Did you choose to avoid diapers and bottles by adopting a preschooler thinking that would make parenting easier? Instead, you had to deal with some undesirable behaviors you just did not expect. Like when your potty-trained darling started having “accidents,” and huge screaming fits that included cussing. Just when you thought you could not stand another day of it, things got better.
The following year, just about the same time your preschooler joined the family, those negative behaviors returned. What is going on here–is everyone going crazy? Not exactly. You have witnessed a common phenomenon in older child adoption (older than an infant) known as the anniversary effect.
Try as you might, you cannot reason with your child to just “stop it.” This is not conscious misbehavior. What triggers the anniversary effect is barely perceptible but causes the fight, flight or freeze response. It could be a holiday, a certain smell (good or bad), or a change in the seasons. There is no way for you to know everything that happened to your child before joining your family. Remember this is not your fault, so hard as it is, do not take the behavior personally. The goal is to survive the anniversary without losing your mind instead of trying to fix it.
It may be hard for you to imagine but your preschooler may have been unceremoniously bounced from one placement to another. Often this occurs without any transitional visits. It is common for these new placements to last six months to a year, causing the subconscious cycle to develop. Then around the same time as the last move, regressive behaviors return, forcing a move to the next home. You adopted your child forever but her gut tells her something else. The only thing to convince her is time, love and patience.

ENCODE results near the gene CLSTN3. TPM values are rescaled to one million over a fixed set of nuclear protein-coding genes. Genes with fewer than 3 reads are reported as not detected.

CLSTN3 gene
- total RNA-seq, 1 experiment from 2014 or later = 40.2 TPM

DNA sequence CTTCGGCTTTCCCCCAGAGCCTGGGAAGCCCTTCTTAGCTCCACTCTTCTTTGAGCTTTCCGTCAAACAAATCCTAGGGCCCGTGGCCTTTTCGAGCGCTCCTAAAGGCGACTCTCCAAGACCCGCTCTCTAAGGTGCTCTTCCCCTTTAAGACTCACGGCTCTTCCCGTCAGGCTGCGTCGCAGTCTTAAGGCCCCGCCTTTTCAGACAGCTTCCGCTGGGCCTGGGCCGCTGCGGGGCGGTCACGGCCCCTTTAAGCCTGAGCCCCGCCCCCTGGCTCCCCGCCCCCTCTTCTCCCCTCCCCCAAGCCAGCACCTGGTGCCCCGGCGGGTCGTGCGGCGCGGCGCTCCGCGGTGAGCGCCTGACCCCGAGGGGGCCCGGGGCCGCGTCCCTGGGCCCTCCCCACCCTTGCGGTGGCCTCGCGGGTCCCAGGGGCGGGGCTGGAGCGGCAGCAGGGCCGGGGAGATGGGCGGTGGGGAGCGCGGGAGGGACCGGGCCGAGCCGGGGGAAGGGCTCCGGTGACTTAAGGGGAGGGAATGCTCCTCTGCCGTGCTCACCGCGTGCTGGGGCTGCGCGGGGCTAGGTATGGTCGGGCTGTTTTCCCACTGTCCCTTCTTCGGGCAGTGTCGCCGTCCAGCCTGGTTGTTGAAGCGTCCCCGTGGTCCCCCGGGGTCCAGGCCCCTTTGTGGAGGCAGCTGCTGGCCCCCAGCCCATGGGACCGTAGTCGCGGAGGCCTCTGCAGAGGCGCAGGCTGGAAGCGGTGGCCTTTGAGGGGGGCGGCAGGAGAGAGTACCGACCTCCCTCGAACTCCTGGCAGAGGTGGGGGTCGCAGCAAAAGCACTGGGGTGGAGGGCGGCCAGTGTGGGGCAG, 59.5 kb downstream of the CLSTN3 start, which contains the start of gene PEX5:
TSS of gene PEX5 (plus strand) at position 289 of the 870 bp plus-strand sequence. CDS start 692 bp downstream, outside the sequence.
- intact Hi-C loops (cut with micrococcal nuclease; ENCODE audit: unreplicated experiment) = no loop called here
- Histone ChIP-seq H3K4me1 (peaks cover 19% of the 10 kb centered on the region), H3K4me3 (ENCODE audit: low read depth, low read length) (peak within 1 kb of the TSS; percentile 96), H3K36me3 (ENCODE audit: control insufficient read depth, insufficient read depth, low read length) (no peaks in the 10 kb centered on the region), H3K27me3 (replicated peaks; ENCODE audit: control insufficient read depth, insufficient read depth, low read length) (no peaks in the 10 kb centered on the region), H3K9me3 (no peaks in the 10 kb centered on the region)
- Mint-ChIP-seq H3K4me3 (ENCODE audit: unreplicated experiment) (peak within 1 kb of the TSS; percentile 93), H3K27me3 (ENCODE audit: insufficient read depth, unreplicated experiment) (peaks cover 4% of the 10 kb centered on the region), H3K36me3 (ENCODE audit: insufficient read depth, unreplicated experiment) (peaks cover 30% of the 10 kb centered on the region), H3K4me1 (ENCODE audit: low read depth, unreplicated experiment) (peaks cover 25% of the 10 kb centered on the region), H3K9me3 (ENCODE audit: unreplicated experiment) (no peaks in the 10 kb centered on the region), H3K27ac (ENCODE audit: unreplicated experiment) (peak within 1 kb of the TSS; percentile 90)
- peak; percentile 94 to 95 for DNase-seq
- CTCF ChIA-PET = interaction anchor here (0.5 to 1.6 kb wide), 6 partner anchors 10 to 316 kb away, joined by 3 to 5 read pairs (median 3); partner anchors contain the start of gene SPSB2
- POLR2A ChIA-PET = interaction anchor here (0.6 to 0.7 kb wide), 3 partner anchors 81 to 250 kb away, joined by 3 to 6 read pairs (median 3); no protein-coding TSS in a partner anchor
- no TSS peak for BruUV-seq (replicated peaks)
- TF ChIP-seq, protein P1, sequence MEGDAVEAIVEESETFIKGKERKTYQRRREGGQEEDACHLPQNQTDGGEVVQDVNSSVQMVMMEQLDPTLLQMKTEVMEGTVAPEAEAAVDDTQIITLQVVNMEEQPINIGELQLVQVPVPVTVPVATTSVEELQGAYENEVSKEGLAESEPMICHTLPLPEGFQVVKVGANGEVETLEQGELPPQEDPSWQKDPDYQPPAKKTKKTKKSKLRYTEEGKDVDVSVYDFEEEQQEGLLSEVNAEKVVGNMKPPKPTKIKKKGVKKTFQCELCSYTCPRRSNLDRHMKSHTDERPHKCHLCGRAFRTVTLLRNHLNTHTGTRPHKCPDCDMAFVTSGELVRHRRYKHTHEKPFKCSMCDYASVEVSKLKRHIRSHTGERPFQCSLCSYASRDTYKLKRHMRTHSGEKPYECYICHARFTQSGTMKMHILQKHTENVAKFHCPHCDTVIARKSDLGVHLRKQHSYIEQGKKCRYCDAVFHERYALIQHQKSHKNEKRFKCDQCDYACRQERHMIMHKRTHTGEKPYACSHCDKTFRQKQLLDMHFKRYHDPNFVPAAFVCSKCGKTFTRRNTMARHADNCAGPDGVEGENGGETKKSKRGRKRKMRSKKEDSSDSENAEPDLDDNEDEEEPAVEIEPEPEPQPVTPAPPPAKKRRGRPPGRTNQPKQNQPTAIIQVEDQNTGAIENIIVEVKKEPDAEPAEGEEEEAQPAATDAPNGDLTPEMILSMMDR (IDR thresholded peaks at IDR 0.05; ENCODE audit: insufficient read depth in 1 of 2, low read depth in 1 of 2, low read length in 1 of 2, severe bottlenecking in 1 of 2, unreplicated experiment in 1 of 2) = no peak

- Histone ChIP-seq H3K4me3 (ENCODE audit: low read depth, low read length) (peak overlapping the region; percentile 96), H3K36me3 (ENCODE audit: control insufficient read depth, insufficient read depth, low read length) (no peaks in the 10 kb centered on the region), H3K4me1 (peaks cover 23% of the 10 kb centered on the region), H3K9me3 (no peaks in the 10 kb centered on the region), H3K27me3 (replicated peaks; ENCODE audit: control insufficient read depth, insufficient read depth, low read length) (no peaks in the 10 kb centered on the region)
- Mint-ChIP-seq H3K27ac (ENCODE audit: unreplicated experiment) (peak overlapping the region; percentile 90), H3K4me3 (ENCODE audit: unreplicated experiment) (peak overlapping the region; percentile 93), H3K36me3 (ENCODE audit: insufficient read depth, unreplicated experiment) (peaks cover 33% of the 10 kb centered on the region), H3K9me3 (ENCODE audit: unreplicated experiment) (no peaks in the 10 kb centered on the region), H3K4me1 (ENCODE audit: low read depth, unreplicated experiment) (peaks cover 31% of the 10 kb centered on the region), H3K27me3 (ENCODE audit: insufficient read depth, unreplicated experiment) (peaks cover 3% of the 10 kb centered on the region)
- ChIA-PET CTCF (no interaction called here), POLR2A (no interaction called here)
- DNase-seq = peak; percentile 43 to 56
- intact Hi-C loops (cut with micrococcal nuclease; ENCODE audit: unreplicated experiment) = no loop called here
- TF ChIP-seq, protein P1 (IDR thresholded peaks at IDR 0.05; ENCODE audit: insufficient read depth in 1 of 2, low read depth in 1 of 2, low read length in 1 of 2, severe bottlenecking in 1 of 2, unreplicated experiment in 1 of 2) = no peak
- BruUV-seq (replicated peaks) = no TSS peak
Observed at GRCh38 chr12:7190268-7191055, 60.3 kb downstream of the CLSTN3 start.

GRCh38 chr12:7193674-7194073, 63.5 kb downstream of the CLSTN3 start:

What Kinds of Behaviors?
So are you talking about a Picasso in poo or what? Well that has been known to happen, usually on a bedroom or bathroom wall. But fortunately, it’s nothing a scrub brush, soap and vinegar can’t neutralize. Expect children to act much younger, have bathroom accidents, withdraw from activities and refuse attention. In addition, lying, stealing, swearing and breaking of toys are common. Remember, this too shall pass.
Will It Last?
Expecting the anniversary effect each year should make it a little easier for you to handle. The regressive behaviors should begin to diminish each year until they finally disappear. Individual and family counseling sessions can arm you with tools to help your child accept the permanence of adoption. Exploring trigger causes with a qualified therapist can help you develop countermeasures for coping with them.
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